Dairy farmers are being asked to approve a levy of up to 3.9 cents/kgMS over the next two seasons to pay their share of the Mycoplasma bovis eradication effort.
September is when contractors will come out and drill for the next year, Thoday told Dairy News.
“If your contractor is about to come out, have a chat to your DairyNZ consultant or your vet. Maybe think about which paddock you are going to drill. There might be a better one with better soil types and better shelter,” she advises.
DairyNZ’s website or consultants are good for information on management of winter cropping, she says. Farmers would once have gone to their seed companies or agronomy groups for such information on how to grow crops.
“It would be great if farmers could consider us for the management of the crop. We would be keen for farmers to come to us for that information.”
Thoday says farmers may not believe DairyNZ has this knowledge because it may not be their source of information on growing the crop. Not so.
“We have a Cows on Crop section online.”
She says DairyNZ has for years shared information on how to manage dairy cows and young stocks on crops. It knows most farmers get DairyNZ’s messages and have animal care at the heart of their businesses.
“We feel these excessive mud situations are not the norm... that there can be too much mud, and no farmers want this. Having the understanding of how to resolve it is where we can help.”
DairyNZ’s information is based on extensive research in Southland.
“We have information and advice on our website that all dairy farmers are encouraged to access to help alleviate concerns about cows in mud.
“Putting cows on crops over winter is a long-standing practice for providing high energy feed to all livestock over winter -- not just dairy cows.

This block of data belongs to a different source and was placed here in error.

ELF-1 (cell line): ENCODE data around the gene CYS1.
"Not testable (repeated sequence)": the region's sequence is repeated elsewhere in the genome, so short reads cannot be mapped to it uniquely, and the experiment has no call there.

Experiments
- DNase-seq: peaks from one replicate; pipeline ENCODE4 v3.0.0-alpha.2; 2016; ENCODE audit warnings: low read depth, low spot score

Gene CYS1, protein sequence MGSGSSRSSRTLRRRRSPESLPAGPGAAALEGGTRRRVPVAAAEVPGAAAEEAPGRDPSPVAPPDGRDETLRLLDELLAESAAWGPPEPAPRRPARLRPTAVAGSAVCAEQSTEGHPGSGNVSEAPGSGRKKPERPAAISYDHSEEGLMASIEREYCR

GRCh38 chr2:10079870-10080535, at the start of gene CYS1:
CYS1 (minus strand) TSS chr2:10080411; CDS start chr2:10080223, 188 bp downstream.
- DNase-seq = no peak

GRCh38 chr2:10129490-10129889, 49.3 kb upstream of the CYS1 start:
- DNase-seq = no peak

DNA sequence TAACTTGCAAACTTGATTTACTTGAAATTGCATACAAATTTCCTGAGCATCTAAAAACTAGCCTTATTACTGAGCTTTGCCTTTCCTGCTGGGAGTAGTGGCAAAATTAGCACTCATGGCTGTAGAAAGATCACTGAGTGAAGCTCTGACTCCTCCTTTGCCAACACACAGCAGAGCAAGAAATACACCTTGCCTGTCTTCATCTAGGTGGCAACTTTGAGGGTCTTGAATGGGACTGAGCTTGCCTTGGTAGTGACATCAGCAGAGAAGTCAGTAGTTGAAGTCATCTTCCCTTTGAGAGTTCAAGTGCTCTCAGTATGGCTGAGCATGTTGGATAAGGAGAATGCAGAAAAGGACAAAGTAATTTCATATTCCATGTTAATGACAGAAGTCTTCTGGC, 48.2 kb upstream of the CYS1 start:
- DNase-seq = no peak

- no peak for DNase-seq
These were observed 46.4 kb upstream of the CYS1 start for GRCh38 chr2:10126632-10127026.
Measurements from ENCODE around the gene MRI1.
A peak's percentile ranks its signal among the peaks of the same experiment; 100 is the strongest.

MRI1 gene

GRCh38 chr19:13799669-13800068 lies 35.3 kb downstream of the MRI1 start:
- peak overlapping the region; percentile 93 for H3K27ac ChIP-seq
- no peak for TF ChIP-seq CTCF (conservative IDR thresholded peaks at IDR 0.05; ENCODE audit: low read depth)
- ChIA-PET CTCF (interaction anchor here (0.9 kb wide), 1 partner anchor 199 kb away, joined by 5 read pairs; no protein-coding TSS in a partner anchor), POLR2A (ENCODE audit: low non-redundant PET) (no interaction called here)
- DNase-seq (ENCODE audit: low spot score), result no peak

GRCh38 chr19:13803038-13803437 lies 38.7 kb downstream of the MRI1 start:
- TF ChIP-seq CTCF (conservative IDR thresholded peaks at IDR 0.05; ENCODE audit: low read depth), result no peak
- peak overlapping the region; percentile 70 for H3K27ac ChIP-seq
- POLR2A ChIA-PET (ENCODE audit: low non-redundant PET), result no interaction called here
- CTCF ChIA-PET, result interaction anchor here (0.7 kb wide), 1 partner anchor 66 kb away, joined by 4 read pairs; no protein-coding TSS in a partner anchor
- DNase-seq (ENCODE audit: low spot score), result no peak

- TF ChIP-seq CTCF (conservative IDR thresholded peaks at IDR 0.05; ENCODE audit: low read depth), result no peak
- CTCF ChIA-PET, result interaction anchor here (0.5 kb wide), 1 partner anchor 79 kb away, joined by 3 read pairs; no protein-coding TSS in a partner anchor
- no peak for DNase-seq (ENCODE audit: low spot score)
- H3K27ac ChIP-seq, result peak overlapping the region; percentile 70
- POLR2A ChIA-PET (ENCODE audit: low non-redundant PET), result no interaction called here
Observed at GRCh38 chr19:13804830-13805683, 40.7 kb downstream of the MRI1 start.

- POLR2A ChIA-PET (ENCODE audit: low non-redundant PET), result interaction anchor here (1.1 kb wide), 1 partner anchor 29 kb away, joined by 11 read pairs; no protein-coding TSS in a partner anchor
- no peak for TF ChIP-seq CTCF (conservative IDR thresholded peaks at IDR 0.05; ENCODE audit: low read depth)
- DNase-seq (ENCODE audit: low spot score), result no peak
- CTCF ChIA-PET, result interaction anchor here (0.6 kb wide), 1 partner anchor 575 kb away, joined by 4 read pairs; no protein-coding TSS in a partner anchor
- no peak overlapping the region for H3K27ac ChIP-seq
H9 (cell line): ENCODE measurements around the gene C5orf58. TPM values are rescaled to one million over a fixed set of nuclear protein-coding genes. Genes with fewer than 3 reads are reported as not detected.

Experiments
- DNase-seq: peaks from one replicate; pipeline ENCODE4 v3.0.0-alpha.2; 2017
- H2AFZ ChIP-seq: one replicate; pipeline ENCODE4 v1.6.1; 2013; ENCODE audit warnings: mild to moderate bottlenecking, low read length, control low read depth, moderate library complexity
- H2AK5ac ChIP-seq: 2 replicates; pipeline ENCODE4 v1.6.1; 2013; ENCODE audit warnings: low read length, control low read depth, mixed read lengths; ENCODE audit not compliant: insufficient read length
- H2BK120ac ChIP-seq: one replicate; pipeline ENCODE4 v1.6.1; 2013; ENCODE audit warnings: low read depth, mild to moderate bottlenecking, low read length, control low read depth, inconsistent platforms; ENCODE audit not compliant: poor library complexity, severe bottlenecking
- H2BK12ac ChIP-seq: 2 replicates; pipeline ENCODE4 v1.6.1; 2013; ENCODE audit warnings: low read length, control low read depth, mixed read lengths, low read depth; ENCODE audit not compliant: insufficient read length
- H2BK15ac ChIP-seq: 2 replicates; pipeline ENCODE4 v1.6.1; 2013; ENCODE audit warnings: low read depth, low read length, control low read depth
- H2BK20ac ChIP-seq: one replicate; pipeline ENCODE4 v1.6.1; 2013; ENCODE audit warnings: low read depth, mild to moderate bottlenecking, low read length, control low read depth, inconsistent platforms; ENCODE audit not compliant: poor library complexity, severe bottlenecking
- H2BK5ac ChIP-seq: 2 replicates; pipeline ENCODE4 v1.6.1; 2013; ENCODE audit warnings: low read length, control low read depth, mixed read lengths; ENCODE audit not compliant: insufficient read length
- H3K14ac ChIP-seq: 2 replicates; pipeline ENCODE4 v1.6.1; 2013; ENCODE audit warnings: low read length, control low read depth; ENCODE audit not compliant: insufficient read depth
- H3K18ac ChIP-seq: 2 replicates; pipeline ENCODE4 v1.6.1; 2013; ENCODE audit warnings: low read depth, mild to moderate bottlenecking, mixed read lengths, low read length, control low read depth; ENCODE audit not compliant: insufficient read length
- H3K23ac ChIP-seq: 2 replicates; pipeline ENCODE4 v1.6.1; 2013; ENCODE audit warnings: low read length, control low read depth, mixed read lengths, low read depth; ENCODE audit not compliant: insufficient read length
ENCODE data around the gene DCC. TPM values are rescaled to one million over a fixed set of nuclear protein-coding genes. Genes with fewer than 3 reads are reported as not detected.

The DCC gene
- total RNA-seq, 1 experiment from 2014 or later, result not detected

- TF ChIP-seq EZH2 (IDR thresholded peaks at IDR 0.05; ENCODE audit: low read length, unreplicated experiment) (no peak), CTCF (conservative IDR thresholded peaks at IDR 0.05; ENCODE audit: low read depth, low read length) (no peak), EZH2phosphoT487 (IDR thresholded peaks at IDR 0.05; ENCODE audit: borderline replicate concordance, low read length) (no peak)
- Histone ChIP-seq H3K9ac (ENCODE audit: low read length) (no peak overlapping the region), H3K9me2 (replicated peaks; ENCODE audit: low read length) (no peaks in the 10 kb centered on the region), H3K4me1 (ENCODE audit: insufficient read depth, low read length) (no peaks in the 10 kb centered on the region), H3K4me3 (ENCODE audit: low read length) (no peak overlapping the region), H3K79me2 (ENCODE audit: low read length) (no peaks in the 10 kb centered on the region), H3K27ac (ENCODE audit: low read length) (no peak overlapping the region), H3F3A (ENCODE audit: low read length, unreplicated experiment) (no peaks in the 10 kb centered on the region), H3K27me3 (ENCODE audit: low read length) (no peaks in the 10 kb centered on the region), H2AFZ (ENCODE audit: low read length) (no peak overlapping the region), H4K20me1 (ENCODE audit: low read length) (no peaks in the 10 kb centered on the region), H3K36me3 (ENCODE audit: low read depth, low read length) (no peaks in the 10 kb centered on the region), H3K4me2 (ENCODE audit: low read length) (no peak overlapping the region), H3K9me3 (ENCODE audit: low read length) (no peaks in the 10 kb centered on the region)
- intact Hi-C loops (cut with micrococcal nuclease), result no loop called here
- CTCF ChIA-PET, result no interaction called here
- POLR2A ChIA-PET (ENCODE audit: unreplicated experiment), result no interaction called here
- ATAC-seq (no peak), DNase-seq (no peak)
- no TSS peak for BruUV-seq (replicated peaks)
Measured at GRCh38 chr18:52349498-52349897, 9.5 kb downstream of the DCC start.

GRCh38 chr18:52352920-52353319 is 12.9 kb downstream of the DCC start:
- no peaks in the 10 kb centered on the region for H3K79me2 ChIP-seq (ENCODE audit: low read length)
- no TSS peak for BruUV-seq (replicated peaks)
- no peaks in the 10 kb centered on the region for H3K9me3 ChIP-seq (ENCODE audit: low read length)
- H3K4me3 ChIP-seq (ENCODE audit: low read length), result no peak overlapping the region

“Deer, sheep, the beef sector and the dairy sector all utilise cropping as a winter feed source when grass growth is slow, or in the South Island when it doesn’t grow at all over winter.
“We all understand and want animals living outdoors to express their natural behaviour but there are challenges to livestock being outdoors over winter.... We know weather changes daily and in some parts of New Zealand it feels like you can get four seasons in one day.
“The soil type and topography of the paddocks the cattle are on also changes as the cattle move across them. When the weather and soil type come together to give a mud risk – i.e. heavier soils, wetter areas with wet weather combined – farmers need to move their cattle to another area of the farm that is dry. Then the cows have a dry lying area and shelter as well.
“That is what farmers should do if the weather is against them, particularly in an area of a paddock that could end up excessively muddy.”
There are two parts to the cows-in-mud story: whether they have had to walk through mud to access their feed and/or whether they are permanently in deep mud, Thoday says.
“Neither of those is what farmers want so it is important to either offer stock somewhere else to feed where they don’t have to walk through mud or offer them somewhere else to lie other then in deep mud.
“Cows love lying down, it is a big driver for them more than any other type of livestock. It is important farmers offer them somewhere dry and comfortable to lie. And wet conditions cause their hooves to get soft, making them more prone to lameness.
“Also the mud will be cold and wet and we all want to avoid that because if it gets on the main part of their body they will get a bit colder when the weather turns. Just as when our mothers told us to dry our hair before we went outside or we would catch a cold, so we want animals to be as dry as possible.
“Farmers who have thought this through -- ‘is there anywhere I can take them?’ – are probably on farms that have some off-paddock facility, whether that is a barn or a standoff pad. That is the reality for some farmers.
“Some farmers’ cattle will go somewhere else for winter because the farm is too wet. They go off to the grazier.”
Consumers also have a day
People overseas have a growing interest in the practices behind their food, says Thoday.
“I don’t think New Zealand is being singled out and I don’t think the NZ dairy industry is being singled out,” she says.
“I think this is a genuine passion. We are all interested in where our food comes from and the practices that the food producers operate under are the best they can be and that someone is looking out and checking that those practices are good.
“In the modern world, the public and advocacy groups and governments also have a part to play in upholding the rules and regulations. It’s not just the rules and regulations now, it is the public and groups that advocate for what they are passionate about.
“I don’t think NZ is any different from anywhere else in that respect in the western world.”